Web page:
Deaths, Complications Bring Demand for Further Study of Essure
According to MassDevice, the U.S. Food and Drug Administration (FDA) is pushing for new research on the safety and risks of the Essure permanent contraception device following a spike in complaints and complications.
Reasons for Essure Concerns
In the 13 years since Essure’s approval, the FDA has received more than 5,000 complaints from consumers following device usage for a slew of problems from pain and menstrual irregularities to device breakage. There have been five confirmed fetal deaths, although analysts say that number is likely underestimated, and four adult deaths arising from issues like infection and uterine perforation.
At a September 2015 meeting of the FDA’s Obstetrics and Gynecology Devices advisory panel, the agency stated they had observed a spike in complaints filed over Essure of nearly 1,400% in the past three years.
At this hearing, one of Bayer’s directors informed the panel they had received 17,000 adverse event reports. Furthermore, an October 2015 study discovered that a woman who chose the Essure implant over laparoscopic sterilization was more than 10 times as likely to require post-procedure surgery.
What Follows for Essure?
These shocking statistics led to an FDA mandate demanding Bayer to initiate a new clinical study and guidance on the use of the Essure contraception device. This trial is largely intended to determine what women face increased risk of adverse reactions.
The post-market surveillance study is to be conducted by analyzing the rate of complications in comparison to laparoscopic tubal litigation. These measures include complications such as unplanned pregnancy and level of pelvic pain. It will also include an evaluation regarding the complications affect upon the patient’s quality of life.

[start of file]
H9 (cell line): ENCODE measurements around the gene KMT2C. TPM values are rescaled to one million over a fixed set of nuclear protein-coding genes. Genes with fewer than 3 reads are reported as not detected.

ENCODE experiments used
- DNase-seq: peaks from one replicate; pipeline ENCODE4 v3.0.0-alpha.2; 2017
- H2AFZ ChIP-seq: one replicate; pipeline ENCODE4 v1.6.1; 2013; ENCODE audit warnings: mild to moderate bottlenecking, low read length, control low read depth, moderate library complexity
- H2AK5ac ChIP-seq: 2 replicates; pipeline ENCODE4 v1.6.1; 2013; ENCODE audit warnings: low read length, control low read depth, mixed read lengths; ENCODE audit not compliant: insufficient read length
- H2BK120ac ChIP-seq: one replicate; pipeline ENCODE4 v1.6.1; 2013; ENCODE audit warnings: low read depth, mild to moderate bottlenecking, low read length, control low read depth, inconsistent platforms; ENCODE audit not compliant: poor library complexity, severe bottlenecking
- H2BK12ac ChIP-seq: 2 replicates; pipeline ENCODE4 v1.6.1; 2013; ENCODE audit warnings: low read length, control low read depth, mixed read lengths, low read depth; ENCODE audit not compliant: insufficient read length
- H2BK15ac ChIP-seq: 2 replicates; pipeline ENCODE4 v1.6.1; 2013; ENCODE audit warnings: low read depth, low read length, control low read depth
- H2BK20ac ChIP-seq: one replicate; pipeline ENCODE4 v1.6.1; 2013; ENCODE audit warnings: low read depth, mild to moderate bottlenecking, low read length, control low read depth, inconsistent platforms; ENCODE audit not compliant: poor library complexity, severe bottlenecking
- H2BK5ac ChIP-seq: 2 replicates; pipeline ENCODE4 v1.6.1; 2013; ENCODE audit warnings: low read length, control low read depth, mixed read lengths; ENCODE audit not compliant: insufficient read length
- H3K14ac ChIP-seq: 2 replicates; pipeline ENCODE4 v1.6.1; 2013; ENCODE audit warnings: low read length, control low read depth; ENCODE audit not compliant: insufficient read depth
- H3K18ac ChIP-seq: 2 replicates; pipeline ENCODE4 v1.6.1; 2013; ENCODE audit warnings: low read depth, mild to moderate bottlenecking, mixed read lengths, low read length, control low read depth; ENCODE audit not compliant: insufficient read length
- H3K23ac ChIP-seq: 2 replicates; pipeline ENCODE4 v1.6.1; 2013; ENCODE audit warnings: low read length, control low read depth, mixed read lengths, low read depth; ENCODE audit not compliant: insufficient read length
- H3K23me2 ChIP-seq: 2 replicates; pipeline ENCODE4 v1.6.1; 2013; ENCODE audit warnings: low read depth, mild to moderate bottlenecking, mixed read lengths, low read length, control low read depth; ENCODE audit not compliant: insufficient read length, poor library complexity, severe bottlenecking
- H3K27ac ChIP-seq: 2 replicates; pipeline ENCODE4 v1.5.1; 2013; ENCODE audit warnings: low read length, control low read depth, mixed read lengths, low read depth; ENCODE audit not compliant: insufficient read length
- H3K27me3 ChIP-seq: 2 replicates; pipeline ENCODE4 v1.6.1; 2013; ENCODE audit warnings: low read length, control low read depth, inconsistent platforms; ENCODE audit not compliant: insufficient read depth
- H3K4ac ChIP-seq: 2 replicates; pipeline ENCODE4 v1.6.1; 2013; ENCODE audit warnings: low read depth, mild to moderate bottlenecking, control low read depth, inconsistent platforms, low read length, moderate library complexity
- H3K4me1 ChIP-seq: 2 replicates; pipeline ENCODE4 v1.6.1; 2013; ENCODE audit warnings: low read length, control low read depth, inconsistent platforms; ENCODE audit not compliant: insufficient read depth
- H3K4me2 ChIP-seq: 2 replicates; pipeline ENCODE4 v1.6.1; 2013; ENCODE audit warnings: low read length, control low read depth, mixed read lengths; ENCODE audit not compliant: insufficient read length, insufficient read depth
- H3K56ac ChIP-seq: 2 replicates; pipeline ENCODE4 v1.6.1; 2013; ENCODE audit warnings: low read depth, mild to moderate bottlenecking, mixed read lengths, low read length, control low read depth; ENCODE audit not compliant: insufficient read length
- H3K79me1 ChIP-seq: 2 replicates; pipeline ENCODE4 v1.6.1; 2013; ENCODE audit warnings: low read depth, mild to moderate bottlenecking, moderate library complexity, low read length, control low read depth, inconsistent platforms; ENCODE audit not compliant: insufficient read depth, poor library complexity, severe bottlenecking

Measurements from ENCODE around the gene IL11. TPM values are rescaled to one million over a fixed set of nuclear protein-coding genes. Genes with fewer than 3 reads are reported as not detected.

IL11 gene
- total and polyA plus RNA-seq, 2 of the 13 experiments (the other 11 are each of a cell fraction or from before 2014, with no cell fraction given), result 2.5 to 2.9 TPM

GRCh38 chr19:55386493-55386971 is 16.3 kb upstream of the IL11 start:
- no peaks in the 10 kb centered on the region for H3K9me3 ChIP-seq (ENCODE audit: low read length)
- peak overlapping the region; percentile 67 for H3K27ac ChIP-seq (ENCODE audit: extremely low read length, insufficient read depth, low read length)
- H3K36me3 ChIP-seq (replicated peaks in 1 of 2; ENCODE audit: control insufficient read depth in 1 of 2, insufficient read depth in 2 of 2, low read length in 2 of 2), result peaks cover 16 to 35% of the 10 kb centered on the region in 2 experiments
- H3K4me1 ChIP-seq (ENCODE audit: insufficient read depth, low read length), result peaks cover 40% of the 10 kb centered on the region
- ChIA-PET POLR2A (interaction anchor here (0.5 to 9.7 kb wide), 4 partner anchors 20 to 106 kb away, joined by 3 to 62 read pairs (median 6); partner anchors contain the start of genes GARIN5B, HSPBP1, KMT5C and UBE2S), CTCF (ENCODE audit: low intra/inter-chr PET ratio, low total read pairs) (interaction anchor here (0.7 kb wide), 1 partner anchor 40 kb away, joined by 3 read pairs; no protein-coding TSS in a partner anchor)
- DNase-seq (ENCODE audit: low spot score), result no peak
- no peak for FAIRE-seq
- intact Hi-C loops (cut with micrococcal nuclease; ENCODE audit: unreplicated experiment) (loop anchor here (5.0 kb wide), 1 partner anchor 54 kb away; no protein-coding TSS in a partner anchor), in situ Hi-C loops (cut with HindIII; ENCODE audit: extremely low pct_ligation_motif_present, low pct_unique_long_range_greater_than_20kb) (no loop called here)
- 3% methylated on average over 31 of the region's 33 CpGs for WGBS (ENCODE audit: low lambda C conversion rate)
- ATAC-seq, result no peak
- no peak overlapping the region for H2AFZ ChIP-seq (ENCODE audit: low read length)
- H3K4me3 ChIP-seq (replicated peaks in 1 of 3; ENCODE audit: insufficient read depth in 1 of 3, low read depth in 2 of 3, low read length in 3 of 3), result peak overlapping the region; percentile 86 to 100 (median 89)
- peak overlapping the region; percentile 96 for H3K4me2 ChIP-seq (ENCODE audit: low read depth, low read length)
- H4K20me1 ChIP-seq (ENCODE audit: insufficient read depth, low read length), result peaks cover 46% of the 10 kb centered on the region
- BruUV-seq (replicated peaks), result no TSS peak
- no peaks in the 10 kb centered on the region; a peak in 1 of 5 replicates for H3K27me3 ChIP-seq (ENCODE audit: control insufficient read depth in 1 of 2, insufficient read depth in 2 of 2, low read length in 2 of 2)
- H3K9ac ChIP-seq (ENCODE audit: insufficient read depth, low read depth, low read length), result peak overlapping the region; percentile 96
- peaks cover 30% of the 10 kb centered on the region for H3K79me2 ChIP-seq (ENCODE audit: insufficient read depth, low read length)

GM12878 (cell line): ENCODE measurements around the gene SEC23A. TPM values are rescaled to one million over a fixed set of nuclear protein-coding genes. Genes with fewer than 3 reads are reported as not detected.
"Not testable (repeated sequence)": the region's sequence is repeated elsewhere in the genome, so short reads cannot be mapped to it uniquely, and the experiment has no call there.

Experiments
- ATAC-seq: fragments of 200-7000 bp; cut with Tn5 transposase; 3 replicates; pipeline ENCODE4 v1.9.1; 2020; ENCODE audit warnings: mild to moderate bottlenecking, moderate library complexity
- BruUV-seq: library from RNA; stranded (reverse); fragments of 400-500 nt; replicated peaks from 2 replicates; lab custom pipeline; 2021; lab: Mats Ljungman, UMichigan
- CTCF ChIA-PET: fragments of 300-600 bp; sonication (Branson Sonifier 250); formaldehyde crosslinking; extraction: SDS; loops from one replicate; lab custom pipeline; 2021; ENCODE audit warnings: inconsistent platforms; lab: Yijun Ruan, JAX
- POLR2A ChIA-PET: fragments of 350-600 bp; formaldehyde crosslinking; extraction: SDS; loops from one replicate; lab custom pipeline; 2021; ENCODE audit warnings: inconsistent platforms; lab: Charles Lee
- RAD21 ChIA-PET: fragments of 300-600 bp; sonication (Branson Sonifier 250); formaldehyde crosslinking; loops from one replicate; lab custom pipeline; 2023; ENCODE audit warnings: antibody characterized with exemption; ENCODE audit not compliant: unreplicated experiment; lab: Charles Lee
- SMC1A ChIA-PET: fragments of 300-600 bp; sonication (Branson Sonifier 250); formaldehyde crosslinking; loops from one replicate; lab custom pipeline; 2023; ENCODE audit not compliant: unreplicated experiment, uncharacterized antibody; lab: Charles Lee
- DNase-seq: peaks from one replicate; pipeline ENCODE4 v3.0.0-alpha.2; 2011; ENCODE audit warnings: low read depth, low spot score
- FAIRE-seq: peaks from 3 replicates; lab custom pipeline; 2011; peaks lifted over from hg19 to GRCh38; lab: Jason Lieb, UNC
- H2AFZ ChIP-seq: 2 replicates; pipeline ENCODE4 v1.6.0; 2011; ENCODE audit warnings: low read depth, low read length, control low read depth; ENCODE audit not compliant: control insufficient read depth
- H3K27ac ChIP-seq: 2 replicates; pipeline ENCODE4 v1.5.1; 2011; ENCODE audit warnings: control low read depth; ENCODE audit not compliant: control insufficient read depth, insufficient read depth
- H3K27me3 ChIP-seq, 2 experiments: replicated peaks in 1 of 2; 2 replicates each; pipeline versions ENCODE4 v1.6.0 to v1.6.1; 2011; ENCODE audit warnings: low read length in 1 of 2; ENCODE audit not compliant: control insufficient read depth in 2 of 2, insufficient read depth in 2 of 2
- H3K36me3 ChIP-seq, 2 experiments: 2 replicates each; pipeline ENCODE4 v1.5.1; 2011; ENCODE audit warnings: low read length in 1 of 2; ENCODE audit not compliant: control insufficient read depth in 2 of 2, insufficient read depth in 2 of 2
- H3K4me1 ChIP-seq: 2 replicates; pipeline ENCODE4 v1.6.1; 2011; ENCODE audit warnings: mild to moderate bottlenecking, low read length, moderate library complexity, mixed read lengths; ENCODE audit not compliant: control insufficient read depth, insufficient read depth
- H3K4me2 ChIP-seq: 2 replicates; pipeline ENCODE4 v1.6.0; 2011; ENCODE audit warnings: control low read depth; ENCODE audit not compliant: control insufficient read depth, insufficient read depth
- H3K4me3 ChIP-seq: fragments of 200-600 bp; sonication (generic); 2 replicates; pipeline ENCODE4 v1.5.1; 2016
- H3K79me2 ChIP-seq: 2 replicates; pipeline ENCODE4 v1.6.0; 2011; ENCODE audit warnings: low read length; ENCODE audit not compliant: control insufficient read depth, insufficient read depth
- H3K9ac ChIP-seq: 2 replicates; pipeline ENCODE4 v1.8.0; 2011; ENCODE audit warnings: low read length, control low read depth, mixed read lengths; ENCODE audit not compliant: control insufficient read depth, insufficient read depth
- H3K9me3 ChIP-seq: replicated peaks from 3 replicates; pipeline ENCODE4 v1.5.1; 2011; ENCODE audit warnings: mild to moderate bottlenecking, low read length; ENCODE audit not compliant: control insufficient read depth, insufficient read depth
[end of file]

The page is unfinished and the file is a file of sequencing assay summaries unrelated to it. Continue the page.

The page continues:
In addition to this, the company has been order to include box warning labels which include the potential for adverse events. These actions will allow women to make more informed decisions about whether or not Essure is the right treatment for them, and reflects the FDA’s recognition of a need for more strenuous research to determine who is most at risk of complications.
In accordance with the desire for patient’s to be more informed about their possible treatments, the FDA is recommending a “patient decision checklist” for physicians to discuss with women so they have more data at their disposal. Likewise, they recommend that those who receive the implant return three months after their surgery for a check-up to confirm the device is correctly oriented and healed. Several seek to do more than research the problem, and instead proactively seek to curtail its use.
After the spike in complaints from the mass adverse risk reports, a September 2015 advisory panel voted to recommend that use of the device be limited until more was known about its safety. And last year Rep. Mike Fitzpatrick sponsored a bill which would ban sales of the contraception altogether in the U.S.